At the Hague, Anti-Semites Fulfilled Their Longstanding Fantasy

Signatories to the 1948 Genocide Convention (of which Israel is one) pledge that genocide “is a crime under international law which they undertake to prevent and to punish.” Shany Mor draws the logical conclusion:

Israel’s war in Gaza is not a violation of its commitments as a contracting party to the 1948 Genocide Convention. It is, in fact, a fulfillment of its obligations under the treaty. . . . For Israel to do nothing in the face of Hamas’s actions on October 7, or to cut its actions short and somehow acquiesce to a reality where that orgy of murder, rape, torture, and abduction would recur, would be a violation of the first article of the Convention.

The question of why the Jewish state was on trial two weeks ago at the International Court of Justice cannot be answered by examining Israel’s actions, but the thinking of its accusers. Mor continues:

Hanging over any discussion of Israel and any discussion of Jews and violence is the long, unremitting, and unfading shadow of the Shoah. It is impossible to understand just how much Israel bothers Western intellectuals without understanding how much the Holocaust bothers them. Haunts them. Frightens them. And, occasionally, thrills them.

Hauling the Jews in to plead their case before a special tribunal and face the charge that they are the real Nazis has been the fantasy of every anti-Semite since the first gavel hit a sound block in Nuremberg in 1946. It is the dark fantasy behind the insistence over decades on speaking of controversial Israeli actions always in terms of “war crimes.” This, and not a poor grasp of complex legal arguments, is the reason every Israeli military action in the last half-century has been criticized as “collective punishment” or “disproportionate.”

As long as the Shoah looms large in the civilized conscience, there will be those among us who project our fears and our discomfort in the most transparent way. The damage from this obsession is enormous, both to the cause of human rights and to the people this obsession claims to care about, the still-stateless Palestinians.

Read more at State of Tel Aviv

More about: Anti-Semitism, Genocide Convention, Holocaust, International Law

 

Israel Can’t Stake Its Fate on “Ironclad” Promises from Allies

Israeli tanks reportedly reached the center of the Gazan city of Rafah yesterday, suggesting that the campaign there is progressing swiftly. And despite repeatedly warning Jerusalem not to undertake an operation in Rafah, Washington has not indicated any displeasure, nor is it following through on its threat to withhold arms. Even after an IDF airstrike led to the deaths of Gazan civilians on Sunday night, the White House refrained from outright condemnation.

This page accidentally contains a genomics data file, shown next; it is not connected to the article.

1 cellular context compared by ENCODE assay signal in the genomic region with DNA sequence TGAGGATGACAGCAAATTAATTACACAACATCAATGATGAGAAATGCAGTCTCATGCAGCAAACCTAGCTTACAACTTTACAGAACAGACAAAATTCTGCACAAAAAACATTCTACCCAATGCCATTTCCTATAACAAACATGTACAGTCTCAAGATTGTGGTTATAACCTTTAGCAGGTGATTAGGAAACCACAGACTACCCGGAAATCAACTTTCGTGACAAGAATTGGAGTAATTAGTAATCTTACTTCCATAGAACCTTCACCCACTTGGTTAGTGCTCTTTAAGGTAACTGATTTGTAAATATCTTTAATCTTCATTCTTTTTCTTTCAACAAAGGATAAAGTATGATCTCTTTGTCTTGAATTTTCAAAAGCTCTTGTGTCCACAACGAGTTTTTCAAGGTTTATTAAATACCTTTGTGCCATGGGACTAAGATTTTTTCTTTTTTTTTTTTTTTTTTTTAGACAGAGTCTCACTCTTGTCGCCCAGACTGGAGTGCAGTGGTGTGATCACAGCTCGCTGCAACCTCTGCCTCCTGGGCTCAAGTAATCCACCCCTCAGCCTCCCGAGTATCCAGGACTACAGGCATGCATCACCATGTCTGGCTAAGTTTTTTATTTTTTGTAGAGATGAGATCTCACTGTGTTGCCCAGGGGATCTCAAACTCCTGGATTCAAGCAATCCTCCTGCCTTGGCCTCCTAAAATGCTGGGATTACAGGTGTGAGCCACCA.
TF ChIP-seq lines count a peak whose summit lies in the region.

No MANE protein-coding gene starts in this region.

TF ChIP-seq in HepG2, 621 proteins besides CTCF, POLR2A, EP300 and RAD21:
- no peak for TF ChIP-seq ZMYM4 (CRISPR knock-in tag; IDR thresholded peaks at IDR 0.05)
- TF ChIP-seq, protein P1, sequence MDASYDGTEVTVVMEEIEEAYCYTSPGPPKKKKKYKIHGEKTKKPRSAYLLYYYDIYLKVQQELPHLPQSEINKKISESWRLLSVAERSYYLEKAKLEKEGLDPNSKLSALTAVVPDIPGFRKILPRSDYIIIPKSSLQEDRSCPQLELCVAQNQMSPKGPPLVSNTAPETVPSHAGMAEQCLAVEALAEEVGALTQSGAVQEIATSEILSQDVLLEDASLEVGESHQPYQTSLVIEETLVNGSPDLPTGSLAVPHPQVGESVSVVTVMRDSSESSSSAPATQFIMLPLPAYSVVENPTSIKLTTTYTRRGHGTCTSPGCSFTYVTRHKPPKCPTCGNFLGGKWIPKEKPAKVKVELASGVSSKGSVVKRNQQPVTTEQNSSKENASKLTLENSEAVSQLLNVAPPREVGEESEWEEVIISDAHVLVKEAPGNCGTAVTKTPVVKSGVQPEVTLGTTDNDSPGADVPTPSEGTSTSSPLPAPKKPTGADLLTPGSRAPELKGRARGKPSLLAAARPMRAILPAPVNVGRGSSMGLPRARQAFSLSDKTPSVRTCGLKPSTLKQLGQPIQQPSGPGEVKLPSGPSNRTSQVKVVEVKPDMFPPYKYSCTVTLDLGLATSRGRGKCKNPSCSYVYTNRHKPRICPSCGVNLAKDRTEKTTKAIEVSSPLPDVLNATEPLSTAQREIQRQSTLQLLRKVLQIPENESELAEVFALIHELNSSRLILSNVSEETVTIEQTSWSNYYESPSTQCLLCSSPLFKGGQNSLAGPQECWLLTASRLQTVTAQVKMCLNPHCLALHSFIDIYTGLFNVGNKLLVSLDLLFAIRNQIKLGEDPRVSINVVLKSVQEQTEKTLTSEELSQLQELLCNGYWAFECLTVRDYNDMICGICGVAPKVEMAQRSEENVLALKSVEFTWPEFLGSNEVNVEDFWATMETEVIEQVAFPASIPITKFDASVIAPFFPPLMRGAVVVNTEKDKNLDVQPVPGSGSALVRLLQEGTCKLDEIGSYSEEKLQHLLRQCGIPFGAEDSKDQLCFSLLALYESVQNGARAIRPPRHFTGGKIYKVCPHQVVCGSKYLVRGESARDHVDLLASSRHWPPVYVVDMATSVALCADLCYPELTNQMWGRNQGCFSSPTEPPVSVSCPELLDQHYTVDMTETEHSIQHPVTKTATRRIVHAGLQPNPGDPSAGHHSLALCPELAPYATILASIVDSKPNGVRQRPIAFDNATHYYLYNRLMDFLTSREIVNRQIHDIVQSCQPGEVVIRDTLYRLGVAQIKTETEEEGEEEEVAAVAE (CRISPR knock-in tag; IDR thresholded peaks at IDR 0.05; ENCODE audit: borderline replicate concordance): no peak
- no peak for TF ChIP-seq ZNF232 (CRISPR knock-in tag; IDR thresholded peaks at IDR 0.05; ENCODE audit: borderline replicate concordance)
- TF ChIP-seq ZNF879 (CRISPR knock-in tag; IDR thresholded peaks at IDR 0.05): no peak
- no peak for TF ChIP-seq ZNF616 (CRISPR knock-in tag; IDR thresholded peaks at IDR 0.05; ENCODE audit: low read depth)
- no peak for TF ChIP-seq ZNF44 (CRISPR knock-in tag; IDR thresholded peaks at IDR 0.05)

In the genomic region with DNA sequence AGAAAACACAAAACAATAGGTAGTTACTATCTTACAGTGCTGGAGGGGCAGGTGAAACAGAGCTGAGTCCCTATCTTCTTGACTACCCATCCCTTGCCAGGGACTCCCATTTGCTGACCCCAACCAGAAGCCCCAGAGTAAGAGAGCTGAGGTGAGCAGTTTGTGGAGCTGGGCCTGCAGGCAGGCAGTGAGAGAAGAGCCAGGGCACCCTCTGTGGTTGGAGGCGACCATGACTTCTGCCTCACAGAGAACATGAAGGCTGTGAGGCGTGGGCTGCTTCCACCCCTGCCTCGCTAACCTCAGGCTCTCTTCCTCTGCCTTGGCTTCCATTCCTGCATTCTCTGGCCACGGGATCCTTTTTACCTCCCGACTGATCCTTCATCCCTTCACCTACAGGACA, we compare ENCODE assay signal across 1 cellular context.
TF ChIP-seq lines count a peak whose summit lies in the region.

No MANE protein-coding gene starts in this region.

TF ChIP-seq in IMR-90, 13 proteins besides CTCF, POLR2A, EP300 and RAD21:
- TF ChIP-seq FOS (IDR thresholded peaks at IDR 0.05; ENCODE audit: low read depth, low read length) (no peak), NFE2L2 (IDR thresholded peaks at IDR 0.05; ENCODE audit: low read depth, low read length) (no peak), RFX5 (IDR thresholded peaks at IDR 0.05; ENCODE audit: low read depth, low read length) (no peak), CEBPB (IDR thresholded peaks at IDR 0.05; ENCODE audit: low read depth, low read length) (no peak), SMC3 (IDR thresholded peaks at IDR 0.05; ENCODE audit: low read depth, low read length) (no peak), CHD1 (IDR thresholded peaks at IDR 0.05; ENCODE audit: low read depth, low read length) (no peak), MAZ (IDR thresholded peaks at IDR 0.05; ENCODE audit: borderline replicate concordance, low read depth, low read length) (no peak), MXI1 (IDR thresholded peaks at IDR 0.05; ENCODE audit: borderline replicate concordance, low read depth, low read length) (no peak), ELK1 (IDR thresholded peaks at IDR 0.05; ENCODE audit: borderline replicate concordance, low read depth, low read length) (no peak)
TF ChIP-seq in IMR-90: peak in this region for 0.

What caused this apparent American change of heart is unclear. But the temporary suspension of arms shipments, the threat of a complete embargo if Israel continued the war, and comments like the president’s assertion in February that the Israeli military response has been “over the top” all call into question the reliability of Joe Biden’s earlier promises of an “ironclad” commitment to Israel’s security. Douglas Feith and Ze’ev Jabotinsky write:

There’s a lesson here: the promises of foreign officials are never entirely trustworthy. Moreover, those officials cannot always be counted on to protect even their own country’s interests, let alone those of others.

Israelis, like Americans, often have excessive faith in the trustworthiness of promises from abroad. This applies to arms-control and peacekeeping arrangements, diplomatic accords, mutual-defense agreements, and membership in multilateral organizations. There can be value in such things—and countries do have interests in their reputations for reliability—but one should be realistic. Commitments from foreign powers are never “ironclad.”

Israel should, of course, maintain and cultivate connections with the United States and other powers. But Zionism is, in essence, about the Jewish people taking responsibility for their own fate.

Read more at JNS

More about: Israeli Security, Joseph Biden, U.S.-Israel relationship